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Combination therapies address many conditions

Article-Combination therapies address many conditions

Miami Beach — From treating skin disorders to addressing cosmetic problems, combining treatment modalities such as light sources, pharmaceutical interventions and cosmeceuticals allows physicians to give patients the best of both worlds — and sometimes all three.

"The idea behind combination therapy is to maximize improvement in our patients both clinically and cosmetically, depending on the indication," says Mark S. Nestor, M.D., Ph.D., director, Center for Cosmetic Enhancement and clinical associate professor of dermatology and cutaneous surgery at the University of Miami School of Medicine, Miami.

For diseases such as rosacea and melasma, Dr. Nestor's approach frequently involves combining lasers or light sources and pharmaceuticals, as well as cosmeceuticals.

Dr. Nestor tells Cosmetic Surgery Times, "Rosacea can be broken down into three different types: papular-pustular, telangiectatic and rhinophymatous — and they often overlap. In terms of combination therapy, we combine devices such as the Lumenis One (Lumenis), intense pulsed light (IPL) or photorejuvenation devices with topicals such as metronidazole (Galderma), MetroGel (metronidazole, Galderma) or MetroLotion (metronidazole, Galderma) and sunblock, as well as (recommending) some lifestyle changes. Rosacea can be set off by certain triggers, including hot or spicy foods and sunlight. In combining the procedure and the pharmaceutical, as well as lifestyle changes and topical treatments, we get fabulous results."

Telangiectatic rosacea For telangiectatic rosacea, Dr. Nestor tends to emphasize procedures such as photorejuvenation because it can dramatically reduce telangiectasias. Other devices he uses for this purpose include 532 nm and pulsed-dye lasers.

"These patients don't benefit as much from pharmaceutical interventions. But patients can have some pustular and papular rosacea along with telangiectatic, and certainly papular and pustular rosacea respond to pharmaceutical intervention. Flushing is often associated with papular and pustular rosacea, but it's especially linked to the telangiectatic component," he says.

Rhinophymatous For rhinophymatous changes including mild thickening of the sebaceous skin, Dr. Nestor tends to use photodynamic therapy (PDT) with Levulan (aminolevulinic acid/ALA, Dusa Pharmaceuticals) and pulsed-dye laser treatments.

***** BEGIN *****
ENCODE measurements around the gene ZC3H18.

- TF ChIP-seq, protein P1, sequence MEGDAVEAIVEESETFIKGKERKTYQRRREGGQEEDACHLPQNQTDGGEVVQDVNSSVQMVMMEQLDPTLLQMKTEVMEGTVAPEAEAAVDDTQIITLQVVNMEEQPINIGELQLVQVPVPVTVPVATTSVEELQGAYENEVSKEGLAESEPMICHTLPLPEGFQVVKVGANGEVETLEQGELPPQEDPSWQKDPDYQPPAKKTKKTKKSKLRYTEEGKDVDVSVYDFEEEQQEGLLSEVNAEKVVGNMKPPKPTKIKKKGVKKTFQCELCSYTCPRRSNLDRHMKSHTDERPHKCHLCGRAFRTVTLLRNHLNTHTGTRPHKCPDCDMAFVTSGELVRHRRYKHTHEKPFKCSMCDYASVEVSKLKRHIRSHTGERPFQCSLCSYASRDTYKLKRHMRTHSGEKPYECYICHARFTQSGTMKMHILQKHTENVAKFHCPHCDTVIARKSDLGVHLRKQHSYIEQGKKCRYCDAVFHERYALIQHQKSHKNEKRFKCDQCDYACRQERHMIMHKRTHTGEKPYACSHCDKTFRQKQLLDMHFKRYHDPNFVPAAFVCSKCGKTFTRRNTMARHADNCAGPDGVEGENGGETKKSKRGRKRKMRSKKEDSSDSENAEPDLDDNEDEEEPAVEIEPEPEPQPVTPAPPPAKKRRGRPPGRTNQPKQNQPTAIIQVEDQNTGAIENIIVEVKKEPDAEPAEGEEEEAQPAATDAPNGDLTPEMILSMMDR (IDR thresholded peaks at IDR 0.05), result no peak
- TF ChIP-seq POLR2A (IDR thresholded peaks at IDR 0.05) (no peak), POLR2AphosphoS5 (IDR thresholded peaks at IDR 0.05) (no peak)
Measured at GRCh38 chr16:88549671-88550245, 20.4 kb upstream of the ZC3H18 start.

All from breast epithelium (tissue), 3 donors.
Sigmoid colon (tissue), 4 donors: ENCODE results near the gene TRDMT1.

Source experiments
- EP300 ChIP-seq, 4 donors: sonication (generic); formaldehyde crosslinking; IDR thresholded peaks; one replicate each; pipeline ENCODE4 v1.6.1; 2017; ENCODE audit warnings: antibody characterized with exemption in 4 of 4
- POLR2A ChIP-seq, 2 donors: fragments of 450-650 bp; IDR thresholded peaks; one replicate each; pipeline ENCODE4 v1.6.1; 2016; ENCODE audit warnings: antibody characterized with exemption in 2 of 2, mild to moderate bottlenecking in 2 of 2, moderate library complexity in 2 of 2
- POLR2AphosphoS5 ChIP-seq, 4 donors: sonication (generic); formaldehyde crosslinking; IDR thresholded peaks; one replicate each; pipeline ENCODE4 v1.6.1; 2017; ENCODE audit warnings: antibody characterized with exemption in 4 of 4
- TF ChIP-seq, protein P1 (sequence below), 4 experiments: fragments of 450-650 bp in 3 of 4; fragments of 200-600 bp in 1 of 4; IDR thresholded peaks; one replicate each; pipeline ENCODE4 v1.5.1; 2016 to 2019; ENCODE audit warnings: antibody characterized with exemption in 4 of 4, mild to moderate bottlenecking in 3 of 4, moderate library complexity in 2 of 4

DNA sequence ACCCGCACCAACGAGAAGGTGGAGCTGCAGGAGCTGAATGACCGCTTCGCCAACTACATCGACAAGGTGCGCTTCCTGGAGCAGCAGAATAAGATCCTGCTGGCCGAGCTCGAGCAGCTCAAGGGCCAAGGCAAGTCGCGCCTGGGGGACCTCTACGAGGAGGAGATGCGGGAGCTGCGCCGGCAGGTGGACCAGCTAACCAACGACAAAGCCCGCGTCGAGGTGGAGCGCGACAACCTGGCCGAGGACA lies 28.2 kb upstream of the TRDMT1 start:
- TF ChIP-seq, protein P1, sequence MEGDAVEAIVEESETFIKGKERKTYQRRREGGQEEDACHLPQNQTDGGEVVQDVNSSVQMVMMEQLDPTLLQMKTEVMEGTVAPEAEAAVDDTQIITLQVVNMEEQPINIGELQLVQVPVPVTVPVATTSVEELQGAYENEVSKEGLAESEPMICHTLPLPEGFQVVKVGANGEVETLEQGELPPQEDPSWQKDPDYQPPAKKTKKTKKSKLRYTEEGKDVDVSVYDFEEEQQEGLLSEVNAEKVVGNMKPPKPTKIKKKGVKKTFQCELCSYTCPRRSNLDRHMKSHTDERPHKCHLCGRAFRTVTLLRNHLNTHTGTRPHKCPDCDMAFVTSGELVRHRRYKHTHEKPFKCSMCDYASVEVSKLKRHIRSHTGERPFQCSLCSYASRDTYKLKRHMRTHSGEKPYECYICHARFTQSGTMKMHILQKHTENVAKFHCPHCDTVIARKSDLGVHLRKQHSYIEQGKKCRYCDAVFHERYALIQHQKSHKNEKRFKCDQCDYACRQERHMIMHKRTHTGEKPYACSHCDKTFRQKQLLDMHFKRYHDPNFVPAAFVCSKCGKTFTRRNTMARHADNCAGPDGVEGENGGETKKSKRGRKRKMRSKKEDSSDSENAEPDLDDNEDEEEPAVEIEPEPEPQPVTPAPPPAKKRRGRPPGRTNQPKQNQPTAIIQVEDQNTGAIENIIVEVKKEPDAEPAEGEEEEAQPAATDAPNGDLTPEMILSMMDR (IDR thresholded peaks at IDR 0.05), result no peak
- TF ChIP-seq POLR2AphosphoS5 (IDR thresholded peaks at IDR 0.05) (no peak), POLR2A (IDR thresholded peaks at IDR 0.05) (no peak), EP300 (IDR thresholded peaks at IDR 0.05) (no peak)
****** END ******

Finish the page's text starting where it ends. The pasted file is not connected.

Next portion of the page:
"In addition," he says, "patients with thicker rhinophymatous changes can benefit most from a treatment such as an ablative CO2 laser or erbium laser."

Melasma Similarly, melasma responds very well to combinations including a variety of nonablative and ablative laser treatments such as photorejuvenation and microdermabrasion.

"Triple combination treatments as were found with Tri-Luma (fluocinolone acetonide 0.01 percent, hydroquinone 4 percent, tretinoin 0.05 percent, Galderma), as well as extensive use of broad-spectrum sunblocks — and educating patients to stay out of the sun — also work well for melasma," Dr. Nestor says.

Other hyperpigmented disorders such as sun damage and lentigines, on the other hand, can benefit from the Q-switched ruby laser, as well as others. For post-inflammatory hyperpigmentation (PIH), Dr. Nestor recommends combining topical pharmaceuticals and cosmeceuticals such as kojic acid with photorejuvenation.

Acne "Our approach to acne has changed dramatically in terms of how we use combination therapy. Comedonal acne responds to combinations such as significant cleansers with devices such as the new Clarisonic (Pacific Biosciences Laboratories), a cleansing device that helps get rid of the comedones, as well as retinoids like adapalene (Differin, Galderma)," he says.

Papular-pustular acne responds to topical treatments including retinoids and antibiotics (both topical and oral).

"But very often," Dr. Nestor says, "we're now using 420 nm blue light in addition to those treatments to achieve some dramatic improvements. And at times, we use photodynamic therapy (PDT) for these patients."

Acne's cystic component responds to cleansers (preferably nonirritating), oral antibiotics and, when necessary, isotretinoin.

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